Worth McMillion’s Passing Stirs Memories of a Simpler Era of
It’s always sad when somebody who has meant something to you dies, and so it was recently with the passing of longtime NASCAR independent drivers Jabe Thomas and Worth McMillion.
Back in the ‘60s when pal Dave Fulton and I caught a Grand National race whenever we could, we’d generally head over to the independents’ cars afterward, because there were fewer fans around Roy Tyner, J.T. Putney, J.D. McDuffie, Wendell Scott, Jabe and Worth, so you might actually get to talk with them and have them at least appear to appreciate the attention.
(A side note: It’s ridiculous to call that racing Sprint Cup, since back then Sprint was still Brown Telephone Company or GTE or some other intermediate name, and it dealt with wires and telephone poles, not cell towers and text messages.)
The independent drivers and nearly all their car owners, if they didn’t own their own teams, shared the circumstance that they didn’t have a lot of money (they didn’t make a lot, either). Their equipment sometimes made that evident, and as a result, they seldom challenged for the lead, even though most had been regular winners in local racing. The idea was to soldier on, maybe finish in the top 10, pick up $200 or $300, and hit the road to wherever you raced next.
Worth McMillion was a part-time independent, which removed him even farther from the rarefied air of factory teams, or virtually anything about Sprint Cup racing today. He worked for Virginia’s alcoholic beverage regulation agency, a particular irony when some drivers he raced against still had bootlegging on their resumes.
Jabe Thomas finished in the top 10 in Grand National points four straight years (1968-71) and had 65 top 10 finishes during that period. Worth McMillion’s best points year was 1964, when he was 30th, and he made only 62 career starts (but with 18 top 10s among them, albeit never close to the lead lap).
You can’t turn the clock back, but I miss that an everyday Joe like Worth McMillion can’t build a race car and live his dream occasionally in the big time. I know today’s rules need to be so exacting that a team can be fined a king’s ransom for an offense you and I couldn’t even see, but I kind of yearn for the time when that was different.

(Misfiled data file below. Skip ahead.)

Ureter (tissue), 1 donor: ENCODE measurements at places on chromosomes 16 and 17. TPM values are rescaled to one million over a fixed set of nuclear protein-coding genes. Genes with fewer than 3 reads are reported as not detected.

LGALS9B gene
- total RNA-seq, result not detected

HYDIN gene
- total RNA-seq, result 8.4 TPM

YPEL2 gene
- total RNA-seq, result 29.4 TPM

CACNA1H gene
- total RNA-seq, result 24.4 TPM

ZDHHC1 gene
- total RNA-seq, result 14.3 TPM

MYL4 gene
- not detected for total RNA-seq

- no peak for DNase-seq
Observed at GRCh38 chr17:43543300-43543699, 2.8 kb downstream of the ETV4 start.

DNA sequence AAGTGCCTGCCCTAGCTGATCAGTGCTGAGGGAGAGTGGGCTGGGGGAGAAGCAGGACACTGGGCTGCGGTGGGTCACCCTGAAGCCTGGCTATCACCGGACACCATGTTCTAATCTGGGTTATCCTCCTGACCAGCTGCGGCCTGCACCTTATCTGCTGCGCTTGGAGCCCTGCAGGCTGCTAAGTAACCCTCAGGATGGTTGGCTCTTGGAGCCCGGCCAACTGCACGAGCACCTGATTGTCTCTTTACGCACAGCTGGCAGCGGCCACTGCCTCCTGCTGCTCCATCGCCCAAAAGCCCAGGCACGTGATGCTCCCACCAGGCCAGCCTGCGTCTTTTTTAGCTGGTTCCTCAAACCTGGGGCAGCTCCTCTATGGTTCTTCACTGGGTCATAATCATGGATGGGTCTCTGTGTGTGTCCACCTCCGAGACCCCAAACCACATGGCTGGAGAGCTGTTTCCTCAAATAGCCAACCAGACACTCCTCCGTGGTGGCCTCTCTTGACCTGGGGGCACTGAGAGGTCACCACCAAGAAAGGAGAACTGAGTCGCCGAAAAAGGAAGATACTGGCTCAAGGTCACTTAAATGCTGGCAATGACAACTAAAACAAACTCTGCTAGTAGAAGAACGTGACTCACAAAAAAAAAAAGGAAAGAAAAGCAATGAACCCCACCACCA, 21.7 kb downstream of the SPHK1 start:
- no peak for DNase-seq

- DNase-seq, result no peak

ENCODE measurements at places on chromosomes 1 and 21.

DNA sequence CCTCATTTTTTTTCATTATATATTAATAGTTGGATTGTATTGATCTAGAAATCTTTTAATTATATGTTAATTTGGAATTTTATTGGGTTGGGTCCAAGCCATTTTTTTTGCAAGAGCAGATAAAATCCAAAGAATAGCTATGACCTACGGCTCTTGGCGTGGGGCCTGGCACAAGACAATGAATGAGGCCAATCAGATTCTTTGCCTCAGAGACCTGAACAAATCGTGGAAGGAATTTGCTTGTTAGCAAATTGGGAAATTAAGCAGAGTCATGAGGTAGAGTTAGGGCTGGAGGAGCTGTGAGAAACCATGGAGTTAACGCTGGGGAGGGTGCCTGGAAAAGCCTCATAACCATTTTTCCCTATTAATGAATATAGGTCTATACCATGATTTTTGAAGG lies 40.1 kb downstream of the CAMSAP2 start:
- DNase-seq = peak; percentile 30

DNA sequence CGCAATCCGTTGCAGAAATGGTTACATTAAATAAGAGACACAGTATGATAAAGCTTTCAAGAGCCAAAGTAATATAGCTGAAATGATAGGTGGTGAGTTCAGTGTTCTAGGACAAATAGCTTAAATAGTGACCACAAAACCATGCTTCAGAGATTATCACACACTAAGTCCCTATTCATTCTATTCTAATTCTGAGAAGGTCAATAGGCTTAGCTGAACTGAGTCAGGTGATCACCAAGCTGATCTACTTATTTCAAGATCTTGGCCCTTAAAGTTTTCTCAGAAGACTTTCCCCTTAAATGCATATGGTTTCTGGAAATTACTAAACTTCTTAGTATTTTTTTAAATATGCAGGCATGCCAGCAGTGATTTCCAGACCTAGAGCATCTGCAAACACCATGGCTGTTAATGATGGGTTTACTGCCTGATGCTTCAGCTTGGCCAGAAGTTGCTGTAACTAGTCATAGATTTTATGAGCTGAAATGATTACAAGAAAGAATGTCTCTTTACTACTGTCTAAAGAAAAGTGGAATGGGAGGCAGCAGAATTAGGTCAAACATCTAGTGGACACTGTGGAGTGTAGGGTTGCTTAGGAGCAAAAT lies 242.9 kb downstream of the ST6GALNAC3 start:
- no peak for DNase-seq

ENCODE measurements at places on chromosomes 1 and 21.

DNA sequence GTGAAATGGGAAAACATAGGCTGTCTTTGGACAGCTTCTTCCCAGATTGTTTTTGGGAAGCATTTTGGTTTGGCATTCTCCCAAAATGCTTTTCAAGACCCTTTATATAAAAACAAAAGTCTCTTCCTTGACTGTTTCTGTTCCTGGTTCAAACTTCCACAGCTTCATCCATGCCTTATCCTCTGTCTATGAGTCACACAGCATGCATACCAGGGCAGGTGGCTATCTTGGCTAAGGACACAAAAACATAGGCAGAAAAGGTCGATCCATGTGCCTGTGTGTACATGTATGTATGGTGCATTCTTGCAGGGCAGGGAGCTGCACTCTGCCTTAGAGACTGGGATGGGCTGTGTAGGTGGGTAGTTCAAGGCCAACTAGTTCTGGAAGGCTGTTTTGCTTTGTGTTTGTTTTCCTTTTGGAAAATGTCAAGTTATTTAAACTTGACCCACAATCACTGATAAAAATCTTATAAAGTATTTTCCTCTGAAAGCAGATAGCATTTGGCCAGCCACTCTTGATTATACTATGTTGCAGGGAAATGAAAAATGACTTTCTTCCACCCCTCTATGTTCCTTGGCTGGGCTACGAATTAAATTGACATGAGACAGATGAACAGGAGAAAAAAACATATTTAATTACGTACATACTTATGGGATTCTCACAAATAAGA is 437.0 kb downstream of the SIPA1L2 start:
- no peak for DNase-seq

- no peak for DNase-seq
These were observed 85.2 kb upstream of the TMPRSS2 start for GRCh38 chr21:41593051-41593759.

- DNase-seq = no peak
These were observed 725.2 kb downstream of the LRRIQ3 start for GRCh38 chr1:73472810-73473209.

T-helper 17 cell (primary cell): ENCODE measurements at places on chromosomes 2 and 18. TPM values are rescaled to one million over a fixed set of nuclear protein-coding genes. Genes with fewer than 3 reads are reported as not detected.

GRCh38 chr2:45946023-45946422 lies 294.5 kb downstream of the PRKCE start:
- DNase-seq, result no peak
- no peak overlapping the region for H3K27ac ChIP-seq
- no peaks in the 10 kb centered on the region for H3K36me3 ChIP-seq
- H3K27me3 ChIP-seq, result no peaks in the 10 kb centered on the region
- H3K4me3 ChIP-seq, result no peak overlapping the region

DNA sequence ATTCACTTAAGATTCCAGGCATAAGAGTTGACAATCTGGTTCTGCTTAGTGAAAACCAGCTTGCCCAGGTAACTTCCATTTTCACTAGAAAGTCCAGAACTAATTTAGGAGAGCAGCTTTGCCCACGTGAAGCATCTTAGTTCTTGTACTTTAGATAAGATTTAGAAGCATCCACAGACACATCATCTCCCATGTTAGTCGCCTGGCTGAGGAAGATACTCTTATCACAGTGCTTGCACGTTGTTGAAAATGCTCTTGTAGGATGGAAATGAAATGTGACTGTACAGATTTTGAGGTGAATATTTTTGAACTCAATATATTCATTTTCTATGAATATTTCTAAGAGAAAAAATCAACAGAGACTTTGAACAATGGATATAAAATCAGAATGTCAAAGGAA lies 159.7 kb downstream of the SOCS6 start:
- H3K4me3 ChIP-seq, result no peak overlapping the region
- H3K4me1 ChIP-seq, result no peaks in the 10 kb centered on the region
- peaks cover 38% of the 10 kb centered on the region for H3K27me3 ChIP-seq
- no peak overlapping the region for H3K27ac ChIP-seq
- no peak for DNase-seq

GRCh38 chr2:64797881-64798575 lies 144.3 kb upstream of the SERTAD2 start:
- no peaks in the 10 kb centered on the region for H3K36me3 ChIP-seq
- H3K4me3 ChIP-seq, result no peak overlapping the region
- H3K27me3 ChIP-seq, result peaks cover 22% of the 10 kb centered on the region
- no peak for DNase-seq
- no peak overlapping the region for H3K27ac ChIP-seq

When Worth McMillion’s 65 Pontiac was no longer eligible for GN competition in 1968, he did a little backyard bodywork on it, adding some sheet metal here and there to make it sort-of look like a ‘66, but NASCAR didn’t buy it when Worth brought it to the Richmond Fairgrounds (now Richmond International Raceway), and the car failed inspection.
We asked Worth what the problem had been, and he shrugged: “Too old.”
Eventually, however, he refined his efforts, and the car made another race or two before another year passed and alas there was no way to make #83 look like a 1967 model.
The point, though, is that this happened without multiple team engineers and New York Stock Exchange-listed sponsors, and while Worth did occasionally field two cars during the year or two when he had two that weren’t too old, I don’t think backup driver G.T. Nolen would have been considered part of a “driver development program” and I’m pretty sure he didn’t sign a contract for his work.
The cars cost more than a hobby bomber at East Upstate County Raceway, but you didn’t have to keep them stowed in a million-dollar hauler.
The night before Richmond’s GN races, Dave, Chris Young and I would cruise through the motels on U.S. Route 1 to see who’d shown up for Sunday’s race(high-budget teams stayed at the Holiday Inn; lower budget guys - those who could afford a motel at all - seemed to prefer the Richmond Auto Court with its little cabins in the woods). The cars sat on the backs of open trailers or haulers.
Once, an extra-distance late model sportsman race at Langley Speedway drew Bill Champion’s no-longer-eligible-for-GN-racing ‘64 Ford and Larry Manning’s still-eligible ‘66 Chevy (a car we understood to have formerly belonged to the recently departed Wayne Smith). Manning also drove his Chevy at least once in a Friday night feature at Southside Speedway in Richmond.
On the morning of one Richmond GN race, Stick Elliott had his car worked on at a gas station/garage across the street from the race track. He then drove it back over, waiting patiently in line with fans seeking parking spaces.
A couple of years ago, they found one of Worth McMillion’s cars back in the woods up near Amelia, Va. I have a feeling Hendrick Motorsports disposes of its used racing inventory differently these days.
I still enjoy Sprint Cup racing, and I like having dozens of cars on the lead lap at the end In the first race I ever saw, Worth McMillion finished 10th, 23 laps behind. But, I like to cheer for the underdog, the guy who by some miracle might have been me.
Half a century ago, that guy was Worth McMillion. There’s no real counterpart today, and that’s a shame.